The Appellate Tax Board recently held that a taxpayer was a “manufacturing corporation” required to use single-sales factor apportionment for the tax years at issue. Under Massachusetts law, manufacturing corporations use a single-sales factor apportionment formula, while all other corporations use a three-factor formula. To be engaged in manufacturing, a corporation must be engaged, in substantial part, in transforming raw or finished physical materials by hand or machinery, and through human skill and knowledge, into a new product possessing a new name, nature, and adapted to a new use. At issue in the case was whether the taxpayer, a California-based company that created, drafted, planned, and designed blueprints for footwear products that were sent offshore to third parties for production, qualified as a manufacturer. The taxpayer did not own any manufacturing facilities, handled all aspects of the footwear design process. It provided its contract manufacturers with so-called “tech packs,” which contained detailed information about each footwear item, including drawings, materials, precise measurements of the features, and colors. The taxpayer had a China-based subsidiary that acted as the liaison between the U.S. based design team and the third party factories that produced the footwear products. However, the taxpayer’s U.S. based employees were heavily involved in the entire process.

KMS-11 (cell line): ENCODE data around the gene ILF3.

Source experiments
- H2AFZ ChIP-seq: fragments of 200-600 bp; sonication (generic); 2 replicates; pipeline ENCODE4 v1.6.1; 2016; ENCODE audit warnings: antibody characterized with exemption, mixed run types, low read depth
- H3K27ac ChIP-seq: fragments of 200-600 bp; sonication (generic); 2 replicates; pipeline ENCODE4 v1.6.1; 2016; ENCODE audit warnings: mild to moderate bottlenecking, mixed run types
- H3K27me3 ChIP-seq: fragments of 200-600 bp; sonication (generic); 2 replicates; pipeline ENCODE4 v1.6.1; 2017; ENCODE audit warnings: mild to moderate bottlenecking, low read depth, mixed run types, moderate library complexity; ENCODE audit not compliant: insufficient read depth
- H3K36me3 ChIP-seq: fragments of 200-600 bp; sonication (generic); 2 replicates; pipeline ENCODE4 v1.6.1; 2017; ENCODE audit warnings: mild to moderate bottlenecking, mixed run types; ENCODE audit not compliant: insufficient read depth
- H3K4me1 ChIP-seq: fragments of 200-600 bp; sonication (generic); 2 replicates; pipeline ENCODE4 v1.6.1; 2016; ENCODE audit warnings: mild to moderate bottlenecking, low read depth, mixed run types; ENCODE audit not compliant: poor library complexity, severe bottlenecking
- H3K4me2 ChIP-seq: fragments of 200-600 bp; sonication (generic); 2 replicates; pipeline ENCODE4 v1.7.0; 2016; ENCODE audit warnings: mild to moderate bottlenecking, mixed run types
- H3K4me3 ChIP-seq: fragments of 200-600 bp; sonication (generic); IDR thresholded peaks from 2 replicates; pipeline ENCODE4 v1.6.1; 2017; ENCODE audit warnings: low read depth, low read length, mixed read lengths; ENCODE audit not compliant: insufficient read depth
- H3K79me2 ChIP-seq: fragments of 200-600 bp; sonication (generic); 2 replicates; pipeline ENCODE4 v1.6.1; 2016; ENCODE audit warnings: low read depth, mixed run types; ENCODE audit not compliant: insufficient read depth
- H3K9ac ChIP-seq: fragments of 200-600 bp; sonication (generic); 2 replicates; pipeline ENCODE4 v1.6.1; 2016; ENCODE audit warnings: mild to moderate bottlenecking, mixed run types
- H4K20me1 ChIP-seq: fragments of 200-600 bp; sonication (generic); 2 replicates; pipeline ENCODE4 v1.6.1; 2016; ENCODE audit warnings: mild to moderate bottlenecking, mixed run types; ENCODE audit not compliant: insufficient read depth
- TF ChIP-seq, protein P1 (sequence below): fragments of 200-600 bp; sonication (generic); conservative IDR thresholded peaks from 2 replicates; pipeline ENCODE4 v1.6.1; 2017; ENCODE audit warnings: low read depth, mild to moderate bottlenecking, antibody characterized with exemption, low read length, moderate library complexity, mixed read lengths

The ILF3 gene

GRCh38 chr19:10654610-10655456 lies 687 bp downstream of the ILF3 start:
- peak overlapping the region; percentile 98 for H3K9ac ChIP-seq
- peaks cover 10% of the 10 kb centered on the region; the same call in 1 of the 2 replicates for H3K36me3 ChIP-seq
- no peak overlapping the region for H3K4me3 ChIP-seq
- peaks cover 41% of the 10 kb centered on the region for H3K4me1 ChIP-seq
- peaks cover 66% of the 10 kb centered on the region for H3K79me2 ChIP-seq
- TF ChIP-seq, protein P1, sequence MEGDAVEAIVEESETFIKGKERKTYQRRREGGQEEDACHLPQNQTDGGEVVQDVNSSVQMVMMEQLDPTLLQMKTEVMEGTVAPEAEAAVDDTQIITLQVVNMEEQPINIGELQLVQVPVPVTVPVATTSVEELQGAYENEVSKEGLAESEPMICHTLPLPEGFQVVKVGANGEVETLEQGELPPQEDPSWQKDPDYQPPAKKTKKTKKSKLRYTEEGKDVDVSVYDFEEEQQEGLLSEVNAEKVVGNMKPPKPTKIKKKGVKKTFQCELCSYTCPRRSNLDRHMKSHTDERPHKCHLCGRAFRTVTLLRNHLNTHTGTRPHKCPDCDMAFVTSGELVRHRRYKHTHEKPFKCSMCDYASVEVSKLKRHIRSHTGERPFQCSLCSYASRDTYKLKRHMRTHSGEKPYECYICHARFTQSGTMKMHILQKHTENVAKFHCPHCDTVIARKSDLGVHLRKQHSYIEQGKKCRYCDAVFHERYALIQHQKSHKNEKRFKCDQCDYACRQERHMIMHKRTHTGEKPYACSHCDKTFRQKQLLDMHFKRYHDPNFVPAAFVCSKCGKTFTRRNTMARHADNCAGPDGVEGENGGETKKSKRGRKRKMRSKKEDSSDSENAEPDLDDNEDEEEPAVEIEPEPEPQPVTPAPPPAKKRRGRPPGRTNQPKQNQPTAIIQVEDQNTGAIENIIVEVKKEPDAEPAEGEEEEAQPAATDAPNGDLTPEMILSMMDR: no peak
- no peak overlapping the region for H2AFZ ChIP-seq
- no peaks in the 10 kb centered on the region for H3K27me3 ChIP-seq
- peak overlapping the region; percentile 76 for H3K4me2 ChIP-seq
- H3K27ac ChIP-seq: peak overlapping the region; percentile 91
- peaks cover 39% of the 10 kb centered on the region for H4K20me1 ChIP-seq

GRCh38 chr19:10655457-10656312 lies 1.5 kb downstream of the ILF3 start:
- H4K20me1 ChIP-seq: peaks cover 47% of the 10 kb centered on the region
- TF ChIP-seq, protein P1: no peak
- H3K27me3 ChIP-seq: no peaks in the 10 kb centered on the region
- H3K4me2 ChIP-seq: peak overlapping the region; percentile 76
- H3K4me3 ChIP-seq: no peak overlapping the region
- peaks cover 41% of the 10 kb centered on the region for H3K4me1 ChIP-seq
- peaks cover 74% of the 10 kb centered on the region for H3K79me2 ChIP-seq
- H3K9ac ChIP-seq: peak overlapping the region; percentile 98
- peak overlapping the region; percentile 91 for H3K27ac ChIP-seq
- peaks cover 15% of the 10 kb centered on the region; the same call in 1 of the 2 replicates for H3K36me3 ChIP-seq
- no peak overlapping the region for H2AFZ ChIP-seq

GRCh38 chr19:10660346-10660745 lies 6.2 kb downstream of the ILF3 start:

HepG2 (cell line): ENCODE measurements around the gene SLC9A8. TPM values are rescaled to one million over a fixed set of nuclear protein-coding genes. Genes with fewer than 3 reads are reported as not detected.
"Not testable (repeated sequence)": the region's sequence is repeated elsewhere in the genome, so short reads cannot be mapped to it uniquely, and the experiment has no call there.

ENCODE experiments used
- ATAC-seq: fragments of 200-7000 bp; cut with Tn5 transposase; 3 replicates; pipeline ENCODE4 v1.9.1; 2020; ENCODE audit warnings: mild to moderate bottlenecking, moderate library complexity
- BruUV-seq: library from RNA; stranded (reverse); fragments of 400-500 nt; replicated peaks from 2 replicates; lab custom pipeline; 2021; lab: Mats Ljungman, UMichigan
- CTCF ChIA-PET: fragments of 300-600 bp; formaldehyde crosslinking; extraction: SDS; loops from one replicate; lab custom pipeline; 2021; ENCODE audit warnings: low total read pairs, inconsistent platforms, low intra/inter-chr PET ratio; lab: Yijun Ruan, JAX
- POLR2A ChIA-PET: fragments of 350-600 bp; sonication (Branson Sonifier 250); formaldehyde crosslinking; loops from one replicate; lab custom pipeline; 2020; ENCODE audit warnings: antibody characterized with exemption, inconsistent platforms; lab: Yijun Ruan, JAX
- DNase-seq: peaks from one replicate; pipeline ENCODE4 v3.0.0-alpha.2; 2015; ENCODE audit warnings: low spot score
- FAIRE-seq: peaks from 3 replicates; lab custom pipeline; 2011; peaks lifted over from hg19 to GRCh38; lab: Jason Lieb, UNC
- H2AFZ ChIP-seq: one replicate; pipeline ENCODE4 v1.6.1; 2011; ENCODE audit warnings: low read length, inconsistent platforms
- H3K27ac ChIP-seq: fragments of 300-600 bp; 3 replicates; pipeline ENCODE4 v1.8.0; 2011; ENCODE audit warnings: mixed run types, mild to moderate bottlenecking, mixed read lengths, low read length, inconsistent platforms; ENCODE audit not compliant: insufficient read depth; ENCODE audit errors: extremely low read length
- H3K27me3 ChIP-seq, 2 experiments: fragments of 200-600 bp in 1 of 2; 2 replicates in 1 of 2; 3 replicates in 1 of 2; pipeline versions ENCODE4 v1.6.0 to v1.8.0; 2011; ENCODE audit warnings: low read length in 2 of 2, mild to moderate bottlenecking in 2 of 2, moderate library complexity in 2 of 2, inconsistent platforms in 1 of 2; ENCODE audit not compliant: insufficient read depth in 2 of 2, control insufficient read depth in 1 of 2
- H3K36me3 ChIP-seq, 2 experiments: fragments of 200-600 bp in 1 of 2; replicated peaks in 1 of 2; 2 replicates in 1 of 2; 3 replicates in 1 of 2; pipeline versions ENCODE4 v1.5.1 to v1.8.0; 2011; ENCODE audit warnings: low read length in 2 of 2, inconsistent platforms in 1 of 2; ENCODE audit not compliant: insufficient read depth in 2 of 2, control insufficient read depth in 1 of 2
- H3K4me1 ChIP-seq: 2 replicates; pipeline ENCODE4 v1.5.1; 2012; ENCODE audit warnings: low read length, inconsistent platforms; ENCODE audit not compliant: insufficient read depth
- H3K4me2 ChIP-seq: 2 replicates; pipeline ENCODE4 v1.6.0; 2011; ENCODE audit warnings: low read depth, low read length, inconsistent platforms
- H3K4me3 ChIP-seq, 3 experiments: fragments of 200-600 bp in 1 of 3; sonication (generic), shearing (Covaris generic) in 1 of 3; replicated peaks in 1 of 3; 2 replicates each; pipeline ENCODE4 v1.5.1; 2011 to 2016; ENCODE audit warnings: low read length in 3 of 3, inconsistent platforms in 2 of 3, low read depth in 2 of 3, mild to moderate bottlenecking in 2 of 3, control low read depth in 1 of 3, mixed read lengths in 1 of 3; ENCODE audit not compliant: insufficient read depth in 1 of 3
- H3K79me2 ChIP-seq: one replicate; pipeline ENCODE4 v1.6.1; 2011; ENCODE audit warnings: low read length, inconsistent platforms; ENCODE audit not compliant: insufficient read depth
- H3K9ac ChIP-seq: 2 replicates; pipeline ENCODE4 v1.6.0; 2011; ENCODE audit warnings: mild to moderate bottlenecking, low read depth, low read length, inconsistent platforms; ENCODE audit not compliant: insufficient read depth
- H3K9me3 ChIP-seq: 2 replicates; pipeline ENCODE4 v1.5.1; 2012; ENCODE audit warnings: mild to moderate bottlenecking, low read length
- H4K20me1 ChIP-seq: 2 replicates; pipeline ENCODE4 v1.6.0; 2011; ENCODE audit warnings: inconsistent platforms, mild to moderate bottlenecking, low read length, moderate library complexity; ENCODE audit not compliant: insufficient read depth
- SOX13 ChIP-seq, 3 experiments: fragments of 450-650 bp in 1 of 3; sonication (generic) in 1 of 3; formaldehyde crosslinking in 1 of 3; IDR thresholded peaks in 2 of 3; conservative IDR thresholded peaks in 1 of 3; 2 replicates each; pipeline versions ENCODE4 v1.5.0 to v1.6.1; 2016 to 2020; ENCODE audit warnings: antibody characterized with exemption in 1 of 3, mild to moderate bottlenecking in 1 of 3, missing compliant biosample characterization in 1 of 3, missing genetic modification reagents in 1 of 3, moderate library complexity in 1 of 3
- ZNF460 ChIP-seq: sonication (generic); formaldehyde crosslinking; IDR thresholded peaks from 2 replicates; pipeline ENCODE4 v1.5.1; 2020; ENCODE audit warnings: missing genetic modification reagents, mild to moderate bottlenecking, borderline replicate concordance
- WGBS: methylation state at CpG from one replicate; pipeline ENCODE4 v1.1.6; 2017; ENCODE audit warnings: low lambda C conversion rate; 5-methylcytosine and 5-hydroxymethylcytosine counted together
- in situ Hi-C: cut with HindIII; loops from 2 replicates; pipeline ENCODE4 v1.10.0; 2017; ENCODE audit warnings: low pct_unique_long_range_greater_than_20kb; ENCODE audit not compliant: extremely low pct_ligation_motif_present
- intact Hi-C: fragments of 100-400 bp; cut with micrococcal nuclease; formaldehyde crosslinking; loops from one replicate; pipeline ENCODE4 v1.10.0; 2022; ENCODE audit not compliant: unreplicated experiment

The Board ruled that the taxpayer was engaged in manufacturing because its activities throughout the process of design to ultimate production of footwear constituted transformation of raw materials into a new product. Furthermore, the company’s employees physically interacted with the footwear products throughout the production process and their feedback resulted in substantial modifications to the products. The Board noted that in earlier cases, processes which themselves do not yield a finished product have nonetheless been found to constitute manufacturing, so long as “‘they constitute an essential and integral part of a total manufacturing process.” The taxpayer attempted to distinguish its activities from those of the taxpayers in these cases by asserting that it created nothing that was either physically useful in the ultimate manufacture of footwear or that had a tangible application in the manufacturing process. The Board, rejecting this argument, found that the taxpayer’s design drawings, spec sheets, and tech packs were physically useful in the manufacturing the footwear. Although the Board ruled in favor of the Department of Revenue, it also determined that the taxpayer had reasonable cause and acted in good faith in filing its tax returns as a non-manufacturing corporation for the tax years at issue. As such, the Department’s assessment of substantial understatement penalties was improper. Please contact Nikhil Sequeira at 617-988-1787 with questions on Decker’s Outdoor Corp. v. Commissioner of Revenue.
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